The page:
How to Clean Your Makeup Brushes

Makeup brushes are like an extension of your arm when you’re a Makeup Artist. So take good care of your makeup brushes and they will take good care of your clients in return 😀

Maintaining good brush hygiene is extremely important for several reasons:

1. Your colours stay true to form because you don’t have old colour built up on the bristles, tinting your colours one way or another or having colour stuck on the brush which causes new makeup to not stick to the brush very well or deposit unevenly to the skin.

2. As brushes deposit colour to the skin, they also pick up oils, sebum, bacteria and environmental pollutants that have ended up on the skin. These little ‘nasties’ can build up on your brush and cause makeup to look streaky or uneven on the skin. They can also, and most importantly, cause breakouts or recurring breakouts of acne & other skin irritations by depositing & re-depositing these nasties onto your skin over & over again.

3. Good hygiene can also extend the life of your makeup products. After using a, for example, lip brush in your lip palette, you need to clean it before going back for any more colour so as not to endanger your client’s health and to prolong the life of your product substantially by making sure there’s no bacteria in it or being added to it.

There are 2 methods to cleaning makeup brushes, the Quickie & the Deep Clean.

I use the Quickie method when I’m on shoots or between clients to maintain a hygienic work space & working conditions for my clients. The best brush cleaner that I find does the job well is from Sephora called Daily Brush Cleaner or Cover FX Brushes Cleanser (also requires no rinsing).

HOW-TO: To use this method, take your brush, spray it several times (3 times for an eye brush or lip brush, 5-7 times for a face/body/blush/contour brush) and, using a clean towel, make circular motions on the towel until all makeup is off the brush, ending with a squeeze to put the bristles back in place. Do this gently, keeping in mind this is a dry clean to disinfect & remove immediate product, not to get right down into the depths of the brush as you could ruin your brushes otherwise. This method is also called a “dry clean” by other makeup artists because since the brushes were never soaked with water, they can be ready to reuse right away.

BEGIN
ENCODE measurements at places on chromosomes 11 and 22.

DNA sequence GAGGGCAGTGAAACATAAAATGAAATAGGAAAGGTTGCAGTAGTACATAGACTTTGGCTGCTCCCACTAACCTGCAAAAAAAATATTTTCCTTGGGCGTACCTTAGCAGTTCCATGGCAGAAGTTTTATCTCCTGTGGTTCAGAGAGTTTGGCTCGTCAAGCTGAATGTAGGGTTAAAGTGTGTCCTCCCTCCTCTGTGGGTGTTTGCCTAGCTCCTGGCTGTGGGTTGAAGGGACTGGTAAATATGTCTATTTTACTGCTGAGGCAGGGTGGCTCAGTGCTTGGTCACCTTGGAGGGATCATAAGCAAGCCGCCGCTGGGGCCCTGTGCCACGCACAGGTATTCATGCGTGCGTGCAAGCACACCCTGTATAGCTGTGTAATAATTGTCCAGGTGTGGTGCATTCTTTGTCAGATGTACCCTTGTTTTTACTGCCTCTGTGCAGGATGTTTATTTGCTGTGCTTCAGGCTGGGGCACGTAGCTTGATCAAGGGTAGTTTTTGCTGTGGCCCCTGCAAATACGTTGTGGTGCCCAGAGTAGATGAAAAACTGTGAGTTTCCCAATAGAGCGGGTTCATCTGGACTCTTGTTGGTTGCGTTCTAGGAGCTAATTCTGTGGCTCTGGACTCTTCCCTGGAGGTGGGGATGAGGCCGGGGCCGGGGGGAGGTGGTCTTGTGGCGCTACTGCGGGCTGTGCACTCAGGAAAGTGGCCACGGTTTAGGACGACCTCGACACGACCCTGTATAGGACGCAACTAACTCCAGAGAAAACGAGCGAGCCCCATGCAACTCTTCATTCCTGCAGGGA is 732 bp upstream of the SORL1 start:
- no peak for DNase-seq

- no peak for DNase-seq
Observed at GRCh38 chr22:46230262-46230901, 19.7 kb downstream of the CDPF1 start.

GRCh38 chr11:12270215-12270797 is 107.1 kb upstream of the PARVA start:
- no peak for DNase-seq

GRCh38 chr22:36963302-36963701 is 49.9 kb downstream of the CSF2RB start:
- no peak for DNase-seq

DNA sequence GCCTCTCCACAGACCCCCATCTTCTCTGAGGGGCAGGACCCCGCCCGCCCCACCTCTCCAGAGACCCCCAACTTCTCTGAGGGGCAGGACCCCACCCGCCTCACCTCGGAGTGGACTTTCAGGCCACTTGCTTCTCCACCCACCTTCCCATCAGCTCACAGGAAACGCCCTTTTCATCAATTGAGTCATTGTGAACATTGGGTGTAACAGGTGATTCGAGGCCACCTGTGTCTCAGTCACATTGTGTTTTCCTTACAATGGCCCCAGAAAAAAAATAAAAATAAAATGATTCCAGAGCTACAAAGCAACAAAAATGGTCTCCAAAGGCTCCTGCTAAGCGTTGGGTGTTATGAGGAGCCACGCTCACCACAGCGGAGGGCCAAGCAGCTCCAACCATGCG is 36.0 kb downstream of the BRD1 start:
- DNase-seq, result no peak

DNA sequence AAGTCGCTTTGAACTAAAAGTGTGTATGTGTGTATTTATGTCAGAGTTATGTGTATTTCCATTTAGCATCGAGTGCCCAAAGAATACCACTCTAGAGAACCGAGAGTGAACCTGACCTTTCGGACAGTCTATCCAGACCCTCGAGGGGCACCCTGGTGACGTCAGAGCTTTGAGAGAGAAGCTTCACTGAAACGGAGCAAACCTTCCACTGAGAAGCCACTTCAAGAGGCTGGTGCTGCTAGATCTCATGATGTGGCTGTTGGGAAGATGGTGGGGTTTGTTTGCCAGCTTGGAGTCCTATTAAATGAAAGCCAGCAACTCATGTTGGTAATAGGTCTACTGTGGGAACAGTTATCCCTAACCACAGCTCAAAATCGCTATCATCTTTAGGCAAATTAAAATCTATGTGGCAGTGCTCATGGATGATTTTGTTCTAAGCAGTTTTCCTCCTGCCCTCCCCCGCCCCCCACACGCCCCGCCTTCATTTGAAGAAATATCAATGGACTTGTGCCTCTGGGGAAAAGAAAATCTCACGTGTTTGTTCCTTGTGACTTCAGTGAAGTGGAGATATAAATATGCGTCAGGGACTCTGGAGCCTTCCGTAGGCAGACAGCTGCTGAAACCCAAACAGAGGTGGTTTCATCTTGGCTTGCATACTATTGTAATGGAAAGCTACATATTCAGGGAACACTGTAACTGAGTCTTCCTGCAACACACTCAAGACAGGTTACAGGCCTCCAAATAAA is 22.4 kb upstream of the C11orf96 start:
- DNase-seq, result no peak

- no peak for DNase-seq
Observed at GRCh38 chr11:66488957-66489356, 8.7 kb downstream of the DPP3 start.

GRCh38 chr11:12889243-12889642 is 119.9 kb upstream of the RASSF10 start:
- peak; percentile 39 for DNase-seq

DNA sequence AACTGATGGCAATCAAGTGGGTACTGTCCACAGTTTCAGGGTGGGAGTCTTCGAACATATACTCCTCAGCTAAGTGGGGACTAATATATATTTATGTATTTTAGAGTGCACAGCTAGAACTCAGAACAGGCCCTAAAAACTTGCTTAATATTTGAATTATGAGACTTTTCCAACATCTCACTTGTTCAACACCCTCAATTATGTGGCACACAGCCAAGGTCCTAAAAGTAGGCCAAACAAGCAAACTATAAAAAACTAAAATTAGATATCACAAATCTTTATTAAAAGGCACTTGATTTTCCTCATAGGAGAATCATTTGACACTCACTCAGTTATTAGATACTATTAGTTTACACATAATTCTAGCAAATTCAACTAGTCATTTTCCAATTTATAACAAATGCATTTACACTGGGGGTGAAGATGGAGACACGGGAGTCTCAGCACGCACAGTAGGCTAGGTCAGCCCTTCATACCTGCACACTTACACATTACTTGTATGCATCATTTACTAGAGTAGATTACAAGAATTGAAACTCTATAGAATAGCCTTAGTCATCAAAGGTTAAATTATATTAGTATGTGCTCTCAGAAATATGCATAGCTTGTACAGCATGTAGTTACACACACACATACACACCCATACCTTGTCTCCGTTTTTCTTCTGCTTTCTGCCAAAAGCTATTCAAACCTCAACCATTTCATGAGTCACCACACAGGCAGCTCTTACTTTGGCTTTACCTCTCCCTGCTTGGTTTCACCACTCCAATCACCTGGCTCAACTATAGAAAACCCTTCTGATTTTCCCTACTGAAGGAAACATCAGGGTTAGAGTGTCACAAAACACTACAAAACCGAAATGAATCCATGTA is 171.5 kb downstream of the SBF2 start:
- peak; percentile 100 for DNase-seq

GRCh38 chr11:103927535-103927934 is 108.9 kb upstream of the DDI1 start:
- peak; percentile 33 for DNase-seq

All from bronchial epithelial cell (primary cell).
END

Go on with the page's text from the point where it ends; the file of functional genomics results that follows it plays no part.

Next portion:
The Deep Clean method should be done WEEKLY for someone who wears makeup everyday for their personal brushes and after each and EVERY work day for an MUA who may have several clients back to back in a day (meanwhile still using the Quickie between faces).

Now everyone has different advice on how to deep clean makeup brushes, and they’re not all bad, but some methods are best for some people while not being good for everyone in general; these are tips that are safe/best for everyone to use. Firstly, you have to decide if you’d like to use a brush liquid cleaner or a shampoo. For those with highly sensitive skin, please use a cleaner (I recommend the brush cleanser by Quo at Shoppers Drug Mart) or an unscented baby shampoo. For those who do not have sensitive skin, I recommend using a mild shampoo that is sulfate, phthalate, & scent free. Personally, I use an organic shampoo on my hair that is all of the above & so it suits me very well to use on my brushes as well since I know it’s not too harsh and my skin will not react poorly to it. I do not recommend using “any shampoo” because not just any shampoo will do. After all, you have to put these brushes on your face or your client’s face so please be mindful of everyone’s different sensitivities when choosing the way you clean your brushes (the same goes for reusable makeup sponges).

HOW-TO: Take a nickel sized amount of shampoo in your palm, wet the brush under lukewarm water, and turn it bristle side down in your palm while making circular motions. Rinse & repeat until the water runs clear. Make a final rinse with cold water. Make a bed for your brushes with a clean towel partially rolled up. Place the brushes handle up (bristles down) with the handle resting on the ‘pillow’ part of the towel bed (the rolled up portion). This is so that water doesn’t leak down into the handle of the brush & cause the handle glue to loosen. Do this at night so that you won’t be rushed to use your brushes before they’re dry. Some people choose to rinse their brushes with conditioner, however, it’s not something I recommend for most peoples skin since conditioners contain moisturizing ingredients (oils, proteins, etc) that some people’s skin will not agree with. Using a mild cleaning agent is a much safer bet.

P.s. by using my method, the same one used by many other professional MUAs, I still have all my brushes I bought 8 years ago 🙂


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